The mucosal immune systems of fishes are still poorly understood, and defined models for studying natural host-pathogen interactions are lacking. The objective of this study was to evaluate different challenge models and pathogens to examine the magnitude of change in intestinal immune gene expression. Rainbow trout were exposed by immersion to Yersinia ruckeri or by intraperitoneal injection with Flavobacterium psychrophilum. At 3, 9, or 10 days post-challenge, pathogen load was quantified by plate count and intestinal tissue was removed and immune gene expression measured by real-time PCR. In general, the magnitude of infection was correlated with change in immune gene transcript abundance. We found that messages for the innate immune molecules, SAA, IL-8, INF-? and TNF-?, as well as the message for IgM, were up-regulated in intestinal tissue in both challenge paradigms. A >250-fold increase was observed in SAA and 20-fold increase of IL-8 gene transcript abundance occurred on day 10 following challenge with F. psychrophilum. Within individual fish, there was a positive correlation between bacteria load in the spleen and the increase of immune gene message between 3 and 10 days post-infection. These findings demonstrate that measurable changes in immune gene expression occur in the intestine of rainbow trout following bath challenge with Y. ruckeri or injection challenge with F. psychrophilum. PMID:22341800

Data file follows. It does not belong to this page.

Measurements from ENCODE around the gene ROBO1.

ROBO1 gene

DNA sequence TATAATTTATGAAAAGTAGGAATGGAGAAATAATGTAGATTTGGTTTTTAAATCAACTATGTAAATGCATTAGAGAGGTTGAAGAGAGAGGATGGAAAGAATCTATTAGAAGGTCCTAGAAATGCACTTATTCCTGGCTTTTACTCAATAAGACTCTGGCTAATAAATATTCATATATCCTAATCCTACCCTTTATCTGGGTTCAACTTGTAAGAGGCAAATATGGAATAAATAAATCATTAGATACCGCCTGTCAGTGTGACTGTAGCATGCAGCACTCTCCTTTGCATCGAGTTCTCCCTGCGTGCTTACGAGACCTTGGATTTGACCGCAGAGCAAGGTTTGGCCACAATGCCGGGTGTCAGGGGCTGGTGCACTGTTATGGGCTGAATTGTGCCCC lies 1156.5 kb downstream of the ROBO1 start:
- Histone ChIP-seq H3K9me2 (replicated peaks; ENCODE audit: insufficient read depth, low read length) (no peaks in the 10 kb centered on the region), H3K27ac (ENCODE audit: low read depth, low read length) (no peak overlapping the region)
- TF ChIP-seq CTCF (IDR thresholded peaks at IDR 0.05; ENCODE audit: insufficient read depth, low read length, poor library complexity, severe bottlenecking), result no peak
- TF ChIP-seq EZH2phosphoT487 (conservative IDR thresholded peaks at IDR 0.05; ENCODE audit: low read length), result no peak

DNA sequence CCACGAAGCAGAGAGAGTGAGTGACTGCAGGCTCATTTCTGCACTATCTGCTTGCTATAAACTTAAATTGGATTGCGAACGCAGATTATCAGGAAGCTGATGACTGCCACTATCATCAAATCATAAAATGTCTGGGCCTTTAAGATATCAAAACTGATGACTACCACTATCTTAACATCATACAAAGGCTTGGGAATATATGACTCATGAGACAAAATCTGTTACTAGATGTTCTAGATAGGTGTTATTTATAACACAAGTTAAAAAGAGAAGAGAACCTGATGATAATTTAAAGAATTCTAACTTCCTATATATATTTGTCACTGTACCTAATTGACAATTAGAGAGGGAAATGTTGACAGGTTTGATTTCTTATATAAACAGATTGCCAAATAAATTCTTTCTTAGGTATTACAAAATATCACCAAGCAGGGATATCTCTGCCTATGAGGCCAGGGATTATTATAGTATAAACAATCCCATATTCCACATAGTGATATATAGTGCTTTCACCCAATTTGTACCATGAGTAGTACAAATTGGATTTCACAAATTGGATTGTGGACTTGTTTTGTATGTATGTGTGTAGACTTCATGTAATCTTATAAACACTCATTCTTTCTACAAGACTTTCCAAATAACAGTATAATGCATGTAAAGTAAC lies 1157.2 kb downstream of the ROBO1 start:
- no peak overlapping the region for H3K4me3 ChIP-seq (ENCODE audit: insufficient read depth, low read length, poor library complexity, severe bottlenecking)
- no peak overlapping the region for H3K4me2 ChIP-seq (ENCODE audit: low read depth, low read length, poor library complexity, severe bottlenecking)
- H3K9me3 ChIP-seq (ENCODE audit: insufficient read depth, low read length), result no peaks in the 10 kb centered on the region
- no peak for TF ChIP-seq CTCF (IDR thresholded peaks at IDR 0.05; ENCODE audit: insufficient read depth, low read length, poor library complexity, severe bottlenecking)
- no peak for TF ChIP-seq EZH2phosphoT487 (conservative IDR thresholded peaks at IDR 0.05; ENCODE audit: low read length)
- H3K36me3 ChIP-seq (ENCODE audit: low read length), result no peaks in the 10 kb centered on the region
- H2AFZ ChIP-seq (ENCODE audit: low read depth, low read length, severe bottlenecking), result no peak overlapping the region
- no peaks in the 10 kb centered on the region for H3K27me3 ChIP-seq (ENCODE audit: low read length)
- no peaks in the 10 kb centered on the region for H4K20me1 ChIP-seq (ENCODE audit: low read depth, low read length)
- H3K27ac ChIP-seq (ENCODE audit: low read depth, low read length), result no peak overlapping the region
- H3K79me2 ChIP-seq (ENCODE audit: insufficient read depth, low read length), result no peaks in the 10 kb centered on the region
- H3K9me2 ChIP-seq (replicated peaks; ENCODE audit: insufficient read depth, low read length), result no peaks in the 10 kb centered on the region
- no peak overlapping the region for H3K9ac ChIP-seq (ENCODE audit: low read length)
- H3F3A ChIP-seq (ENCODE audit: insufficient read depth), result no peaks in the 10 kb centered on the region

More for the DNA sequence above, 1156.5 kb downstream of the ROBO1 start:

6. Organization and control of genes encoding catabolic enzymes in Rhizobiaceae

    SciTech Connect

    Parke, D.; Ornston, L.N.

    1993-03-01

    Rhizobiaceae, a diverse bacterial group comprising rhizobia and agrobacteria, symbiotic partnership with plants form nitrogen-fixing nodules on plant roots or are plant pathogens. Phenolic compounds produced by plants serve as inducers of rhizobial nodulation genes and agrobacterial virulence genes reflect their capacity to utilize numerous aromatics, including phenolics, as a source of carbon and energy. In many microbes the aerobic degradation of numerous aromatic compounds to tricarboxylic acid cycle intermediates is achieved by the [beta]-ketoadipate pathway. Our initial studies focused on the organization and regulation of the ketoadipate pathway in Agrobacterium tumefaciens. We have cloned, identified and characterized a novel regulatory gene that modulates expression of an adjacent pca (protocatechuate) structural gene, pcaD. Regulation of pcaD is mediated by the regulatory gene, termed pcaQ, in concert with the intermediate [beta]-carboxy-cis,cis-muconate. [beta]-carboxy-cis,cismuconate is an unstable chemical, not marketed commercially, and it is unlikely to permeate Escherichia coli cells if supplied in media. Because of these factors, characterization of pcaQ in E. coli required an in vivo delivery system for [beta]-carboxycis,cis-muconate. This was accomplished by designing an E. coli strain that expressed an Acinetobacter calcoaceticus pcaA gene for conversion of protocatechuate to [beta]-carboxy-cis,cis-muconate.